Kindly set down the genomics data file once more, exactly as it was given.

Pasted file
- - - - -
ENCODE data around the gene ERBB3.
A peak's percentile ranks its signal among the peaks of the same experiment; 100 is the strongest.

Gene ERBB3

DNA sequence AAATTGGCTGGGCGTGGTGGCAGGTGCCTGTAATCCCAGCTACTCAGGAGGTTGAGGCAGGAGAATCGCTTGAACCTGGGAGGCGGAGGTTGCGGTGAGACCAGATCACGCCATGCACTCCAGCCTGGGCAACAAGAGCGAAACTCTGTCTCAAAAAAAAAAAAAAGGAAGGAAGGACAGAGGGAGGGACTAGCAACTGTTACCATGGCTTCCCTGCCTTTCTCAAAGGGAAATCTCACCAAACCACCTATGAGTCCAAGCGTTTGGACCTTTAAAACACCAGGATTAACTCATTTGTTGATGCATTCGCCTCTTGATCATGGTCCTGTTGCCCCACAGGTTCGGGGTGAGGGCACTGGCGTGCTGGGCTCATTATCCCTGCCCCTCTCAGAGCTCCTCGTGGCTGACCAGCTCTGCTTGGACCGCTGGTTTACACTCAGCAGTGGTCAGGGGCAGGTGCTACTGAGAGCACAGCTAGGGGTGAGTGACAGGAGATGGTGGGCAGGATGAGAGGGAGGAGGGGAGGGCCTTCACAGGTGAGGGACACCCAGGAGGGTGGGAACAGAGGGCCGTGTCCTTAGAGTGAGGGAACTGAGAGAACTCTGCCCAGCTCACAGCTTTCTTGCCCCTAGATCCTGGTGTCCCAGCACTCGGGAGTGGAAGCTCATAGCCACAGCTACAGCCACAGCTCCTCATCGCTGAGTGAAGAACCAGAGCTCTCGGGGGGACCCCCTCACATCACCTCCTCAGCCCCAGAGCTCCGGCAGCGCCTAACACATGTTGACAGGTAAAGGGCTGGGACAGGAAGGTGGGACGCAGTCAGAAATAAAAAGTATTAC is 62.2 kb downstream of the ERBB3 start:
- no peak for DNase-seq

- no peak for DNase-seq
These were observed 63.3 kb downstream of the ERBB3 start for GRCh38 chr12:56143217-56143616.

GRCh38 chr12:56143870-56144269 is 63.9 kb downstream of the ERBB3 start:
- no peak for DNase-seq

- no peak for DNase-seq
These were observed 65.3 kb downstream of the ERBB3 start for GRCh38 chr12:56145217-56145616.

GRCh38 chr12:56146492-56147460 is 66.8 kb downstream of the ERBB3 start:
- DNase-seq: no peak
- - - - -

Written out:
ENCODE data around the gene ERBB3.
A peak's percentile ranks its signal among the peaks of the same experiment; 100 is the strongest.

Gene ERBB3

DNA sequence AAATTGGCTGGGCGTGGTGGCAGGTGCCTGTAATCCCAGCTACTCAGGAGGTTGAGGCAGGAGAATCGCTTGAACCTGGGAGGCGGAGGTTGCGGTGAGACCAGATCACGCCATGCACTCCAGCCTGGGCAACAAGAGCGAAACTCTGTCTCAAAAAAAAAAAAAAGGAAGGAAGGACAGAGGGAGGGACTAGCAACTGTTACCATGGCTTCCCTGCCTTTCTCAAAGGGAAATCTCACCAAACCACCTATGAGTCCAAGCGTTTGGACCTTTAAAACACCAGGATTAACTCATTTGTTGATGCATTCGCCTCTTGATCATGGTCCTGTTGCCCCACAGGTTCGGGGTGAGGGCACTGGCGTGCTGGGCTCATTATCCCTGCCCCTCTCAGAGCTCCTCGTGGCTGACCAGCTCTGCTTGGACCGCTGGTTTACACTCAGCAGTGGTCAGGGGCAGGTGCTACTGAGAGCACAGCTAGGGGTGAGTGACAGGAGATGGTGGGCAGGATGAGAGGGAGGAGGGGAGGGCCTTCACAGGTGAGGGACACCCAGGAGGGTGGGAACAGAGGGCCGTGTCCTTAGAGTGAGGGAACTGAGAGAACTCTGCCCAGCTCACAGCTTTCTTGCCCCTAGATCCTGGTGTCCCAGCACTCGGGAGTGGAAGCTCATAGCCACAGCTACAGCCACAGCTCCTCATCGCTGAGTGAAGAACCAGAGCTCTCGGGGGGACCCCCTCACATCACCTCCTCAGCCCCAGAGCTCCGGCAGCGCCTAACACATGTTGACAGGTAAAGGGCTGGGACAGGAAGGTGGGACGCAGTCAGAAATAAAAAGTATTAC is 62.2 kb downstream of the ERBB3 start:
- no peak for DNase-seq

- no peak for DNase-seq
These were observed 63.3 kb downstream of the ERBB3 start for GRCh38 chr12:56143217-56143616.

GRCh38 chr12:56143870-56144269 is 63.9 kb downstream of the ERBB3 start:
- no peak for DNase-seq

- no peak for DNase-seq
These were observed 65.3 kb downstream of the ERBB3 start for GRCh38 chr12:56145217-56145616.

GRCh38 chr12:56146492-56147460 is 66.8 kb downstream of the ERBB3 start:
- DNase-seq: no peak